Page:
This rugged old veteran, who has never been ill a day in all his 96 years, didn’t see the King and Queen but back on his hundred acres in the seventh concession of Darling township as the drums rolled and pomp and circumstance marked the recent triumphal entry of Their Majesties to the Dominion’s Capital, the aged Mr. Pretty did his best to mark the epochal event. He got out a large picture of Queen Victoria and fastened it to a wide-spreading oak tree that stands in front of his premises. That sheltering tree was proudly planted by him seventy-nine years ago to mark the visit to Canada of another member of the royal family, the Prince of Wales, later His Majesty King Edward VII. Today what was then the tiny sapling with but six tender shoots planted in 1860 is now the most majestic tree on the premises. It is still the “Prince of Wales tree” and somehow one fancies King George VI would have been pleased had he been able to pass by the Pretty farm in Darling’s hinterland and see this living if modest monument erected so long ago in honor of his grandsire by a descendant of him who wore the King’s uniform before Victoria the Good was yet upon England’s throne.

Long Life and Happiness

           Asked to ascribe a reason for his remarkable longevity and freedom from the usual ills to which man is heir, Mr. Pretty simply smiled pleasantly and admitted he didn’t know. He has never used tobacco in any form, but he wouldn’t offer that as a reason. He has used liquor sparingly, still makes use of it moderately if he thinks he needs it. He was worked particularly hard all of his life, helped clear the farm on which he dwells, labored long in the lumber camps when lumbermen hereabout found most of their virgin pine in the vicinity of White Lake and Lanark county. He ploughed the rough land with the aid of oxen and he harvested his meager crop with a reaping hook, carrying the hay and grain on two long poles, because in that primitive day there were neither wagons nor hay racks. In fact he remembers distinctly the advent of the first wagon and to his farm came the first binder in all the district. People then walked miles through bush or swale to attend church or they rode on horseback and he muses that folks seemed more anxious in that primitive day to attend these backwoods places of worship than now when motor cars and modern roads have made things so easy.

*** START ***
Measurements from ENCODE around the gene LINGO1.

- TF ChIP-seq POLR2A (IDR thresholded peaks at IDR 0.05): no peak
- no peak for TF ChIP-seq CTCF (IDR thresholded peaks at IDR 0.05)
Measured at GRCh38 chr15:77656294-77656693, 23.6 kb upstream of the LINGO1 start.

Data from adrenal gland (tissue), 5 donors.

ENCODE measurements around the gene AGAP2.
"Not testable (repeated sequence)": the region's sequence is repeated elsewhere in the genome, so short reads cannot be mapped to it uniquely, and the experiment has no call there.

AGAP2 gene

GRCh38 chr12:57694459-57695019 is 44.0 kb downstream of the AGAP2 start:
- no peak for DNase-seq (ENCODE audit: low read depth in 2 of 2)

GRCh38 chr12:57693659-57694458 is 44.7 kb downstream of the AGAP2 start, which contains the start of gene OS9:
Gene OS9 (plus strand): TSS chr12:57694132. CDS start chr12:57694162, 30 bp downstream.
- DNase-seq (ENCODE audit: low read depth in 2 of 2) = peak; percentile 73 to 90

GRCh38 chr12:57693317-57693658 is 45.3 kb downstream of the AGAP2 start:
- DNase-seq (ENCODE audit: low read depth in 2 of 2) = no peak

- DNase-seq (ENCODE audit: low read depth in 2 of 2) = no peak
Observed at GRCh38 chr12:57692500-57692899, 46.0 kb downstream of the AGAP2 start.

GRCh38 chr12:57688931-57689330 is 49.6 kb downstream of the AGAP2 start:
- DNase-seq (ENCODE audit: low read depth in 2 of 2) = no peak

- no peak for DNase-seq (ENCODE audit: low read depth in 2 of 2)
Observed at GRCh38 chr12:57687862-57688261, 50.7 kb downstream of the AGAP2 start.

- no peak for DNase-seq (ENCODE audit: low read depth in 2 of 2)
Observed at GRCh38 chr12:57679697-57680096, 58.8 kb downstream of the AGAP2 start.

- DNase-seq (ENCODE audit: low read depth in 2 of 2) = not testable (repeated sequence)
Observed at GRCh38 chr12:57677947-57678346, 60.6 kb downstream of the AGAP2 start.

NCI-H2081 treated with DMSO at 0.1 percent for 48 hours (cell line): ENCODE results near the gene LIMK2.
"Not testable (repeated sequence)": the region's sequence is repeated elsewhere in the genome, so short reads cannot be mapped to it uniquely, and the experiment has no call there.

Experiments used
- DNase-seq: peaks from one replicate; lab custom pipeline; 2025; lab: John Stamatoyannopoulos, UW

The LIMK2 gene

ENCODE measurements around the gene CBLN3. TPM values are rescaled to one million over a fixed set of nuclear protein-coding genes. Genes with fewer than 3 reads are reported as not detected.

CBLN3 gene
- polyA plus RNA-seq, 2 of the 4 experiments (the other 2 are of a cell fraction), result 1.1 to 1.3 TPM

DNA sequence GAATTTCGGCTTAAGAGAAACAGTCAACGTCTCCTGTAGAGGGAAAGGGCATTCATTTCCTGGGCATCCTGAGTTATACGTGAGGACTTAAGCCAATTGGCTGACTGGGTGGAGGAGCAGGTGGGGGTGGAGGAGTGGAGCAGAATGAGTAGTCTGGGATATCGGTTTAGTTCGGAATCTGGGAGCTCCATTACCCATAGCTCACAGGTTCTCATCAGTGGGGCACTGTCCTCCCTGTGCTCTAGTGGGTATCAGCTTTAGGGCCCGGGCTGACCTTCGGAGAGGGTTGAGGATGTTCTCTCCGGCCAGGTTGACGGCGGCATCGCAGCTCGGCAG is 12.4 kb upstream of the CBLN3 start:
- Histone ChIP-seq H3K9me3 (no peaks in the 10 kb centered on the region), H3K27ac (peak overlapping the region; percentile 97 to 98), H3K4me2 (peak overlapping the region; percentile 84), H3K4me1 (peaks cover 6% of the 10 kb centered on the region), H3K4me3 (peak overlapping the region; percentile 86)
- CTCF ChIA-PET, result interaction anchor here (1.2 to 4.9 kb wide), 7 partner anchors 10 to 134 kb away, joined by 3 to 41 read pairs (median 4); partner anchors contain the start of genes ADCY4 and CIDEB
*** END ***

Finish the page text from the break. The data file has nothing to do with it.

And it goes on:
Women Have No Easy Task

           But perhaps Mrs. Pretty offers a solution to her husband’s unusually long life, in fact she accepts a little credit for it. Good plain food, plenty of work, pay as you go and freedom from worry is her answer. And in all of these attributes to happiness and contentment she has been a splendid helpmate, never one to shun the arduous duties of the farm, she helped pick the innumerable boulders in the fields, she assisted in shingling the house and barns, she cut grain with the sickle and she helped spin the yarn out of which the family clothing was made. With it all she was the mother of nine children. She was an EVANS of Ramsay township, Janet EVANS, Mr. Pretty’s second wife, who is twenty years his junior and at the age of 76 still does all her own housework and helps considerable with the endless duties of farm life. “Less divorces and more children” would be her simple philosophy for a world that seems to have gone a little askew.